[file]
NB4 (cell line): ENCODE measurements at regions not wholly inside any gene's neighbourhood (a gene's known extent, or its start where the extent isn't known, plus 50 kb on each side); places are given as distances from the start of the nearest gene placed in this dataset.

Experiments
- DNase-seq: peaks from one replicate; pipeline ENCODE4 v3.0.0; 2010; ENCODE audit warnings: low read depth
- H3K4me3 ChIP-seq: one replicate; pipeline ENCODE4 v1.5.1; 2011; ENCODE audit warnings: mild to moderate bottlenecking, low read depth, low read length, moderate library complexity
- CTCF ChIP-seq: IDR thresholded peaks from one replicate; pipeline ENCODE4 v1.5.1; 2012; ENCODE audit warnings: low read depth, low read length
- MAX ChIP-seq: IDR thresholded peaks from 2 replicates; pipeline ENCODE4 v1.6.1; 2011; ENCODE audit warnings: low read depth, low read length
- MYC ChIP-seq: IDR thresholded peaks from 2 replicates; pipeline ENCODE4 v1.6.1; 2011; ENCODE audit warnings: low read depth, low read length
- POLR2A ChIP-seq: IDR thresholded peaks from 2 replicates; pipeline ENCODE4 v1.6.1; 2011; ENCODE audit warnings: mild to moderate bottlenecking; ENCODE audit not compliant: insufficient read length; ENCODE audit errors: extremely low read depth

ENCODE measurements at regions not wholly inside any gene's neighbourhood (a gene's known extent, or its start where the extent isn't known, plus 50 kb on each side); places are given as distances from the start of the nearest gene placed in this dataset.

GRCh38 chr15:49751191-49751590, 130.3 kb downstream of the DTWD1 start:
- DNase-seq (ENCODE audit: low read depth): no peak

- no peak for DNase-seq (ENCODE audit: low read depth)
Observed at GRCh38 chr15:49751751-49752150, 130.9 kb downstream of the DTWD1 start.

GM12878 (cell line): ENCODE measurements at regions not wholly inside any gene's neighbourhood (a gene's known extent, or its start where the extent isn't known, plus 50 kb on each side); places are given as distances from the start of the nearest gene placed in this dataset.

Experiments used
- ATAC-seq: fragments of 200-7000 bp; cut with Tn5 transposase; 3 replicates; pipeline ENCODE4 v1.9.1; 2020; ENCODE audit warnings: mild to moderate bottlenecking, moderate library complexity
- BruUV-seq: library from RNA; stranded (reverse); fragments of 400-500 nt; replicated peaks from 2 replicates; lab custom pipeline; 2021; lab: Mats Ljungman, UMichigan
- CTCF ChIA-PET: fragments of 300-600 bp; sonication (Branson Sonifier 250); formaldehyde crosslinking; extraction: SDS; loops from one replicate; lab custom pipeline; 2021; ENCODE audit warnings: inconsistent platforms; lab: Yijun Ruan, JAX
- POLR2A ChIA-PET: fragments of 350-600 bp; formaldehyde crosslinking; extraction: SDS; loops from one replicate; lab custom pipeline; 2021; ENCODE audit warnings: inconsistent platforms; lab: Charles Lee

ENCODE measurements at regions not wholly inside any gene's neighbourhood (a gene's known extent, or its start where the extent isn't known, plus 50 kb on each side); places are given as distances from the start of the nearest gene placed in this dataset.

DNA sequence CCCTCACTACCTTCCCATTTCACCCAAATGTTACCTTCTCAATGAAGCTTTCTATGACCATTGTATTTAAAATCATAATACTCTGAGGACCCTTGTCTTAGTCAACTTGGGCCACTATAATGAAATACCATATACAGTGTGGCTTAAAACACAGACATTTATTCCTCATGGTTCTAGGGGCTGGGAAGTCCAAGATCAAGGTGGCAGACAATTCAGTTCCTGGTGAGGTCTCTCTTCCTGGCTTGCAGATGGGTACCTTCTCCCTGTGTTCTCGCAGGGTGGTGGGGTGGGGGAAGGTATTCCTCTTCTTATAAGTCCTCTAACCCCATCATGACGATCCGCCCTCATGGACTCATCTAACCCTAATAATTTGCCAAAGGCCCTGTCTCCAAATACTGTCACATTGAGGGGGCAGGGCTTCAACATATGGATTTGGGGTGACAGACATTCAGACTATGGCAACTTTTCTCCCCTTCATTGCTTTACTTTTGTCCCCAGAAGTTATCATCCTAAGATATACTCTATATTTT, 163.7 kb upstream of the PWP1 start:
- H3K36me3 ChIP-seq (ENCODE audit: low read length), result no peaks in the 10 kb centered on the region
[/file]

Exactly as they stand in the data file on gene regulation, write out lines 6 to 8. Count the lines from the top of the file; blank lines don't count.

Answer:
- MAX ChIP-seq: IDR thresholded peaks from 2 replicates; pipeline ENCODE4 v1.6.1; 2011; ENCODE audit warnings: low read depth, low read length
- MYC ChIP-seq: IDR thresholded peaks from 2 replicates; pipeline ENCODE4 v1.6.1; 2011; ENCODE audit warnings: low read depth, low read length
- POLR2A ChIP-seq: IDR thresholded peaks from 2 replicates; pipeline ENCODE4 v1.6.1; 2011; ENCODE audit warnings: mild to moderate bottlenecking; ENCODE audit not compliant: insufficient read length; ENCODE audit errors: extremely low read depth